- Composed of upper limits, lower limits, or accepted ranges of measurable or scorable characteristics, including measurement and variance tolerances; or
- Program-level certifications granted by a certifier in good standing according to the certification owner; including but not limited to those associated with the CDFA’s comparable-to-organics certification program or certification marks registered with the United States Patent and Trademark Office (“USPTO”) and applicable to cannabis.
Specific Practice Requirements (CCR 9107(c))
When drafting practice requirements to include in the petition, a petitioning organization must,
- Include a description of the practice requirement that is drafted in such a way as to allow any licensed cultivator within the appellation of origin to comply without substantial additional research, and in plain language to provide clear understanding to the public; and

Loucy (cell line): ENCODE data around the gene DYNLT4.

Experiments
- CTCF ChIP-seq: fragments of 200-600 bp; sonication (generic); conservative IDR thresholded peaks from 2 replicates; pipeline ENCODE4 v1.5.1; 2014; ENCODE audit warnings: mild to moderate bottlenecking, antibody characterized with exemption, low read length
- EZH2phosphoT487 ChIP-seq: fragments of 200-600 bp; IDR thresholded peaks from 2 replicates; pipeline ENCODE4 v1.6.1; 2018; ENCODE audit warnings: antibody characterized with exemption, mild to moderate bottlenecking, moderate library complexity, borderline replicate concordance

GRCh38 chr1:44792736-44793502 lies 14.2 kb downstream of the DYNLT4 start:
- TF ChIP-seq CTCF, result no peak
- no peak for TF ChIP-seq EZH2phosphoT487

- Not use any terms that are likely to mislead consumers as to the practice or its implementation.
Specific Cultivar Requirements (CCR 9107(d))
Cultivar requirements included in the petition may take one of the following forms:
- A list of allowed and prohibited cultivar names, which may contain any number of entries including zero (0), or
- Specific requirements including genetic testing, seed or plant specimen preservation, or cultivar identity certification with identified limits on acceptable methods, vendors, and practices.
CDFA Petition Review Process
Upon receipt of a petition, the CDFA will notify the petitioner that it received the petition via e-mail. However, a petition will not be deemed “received” by the CDFA unless the petition submission fee is submitted, in full, with the petition.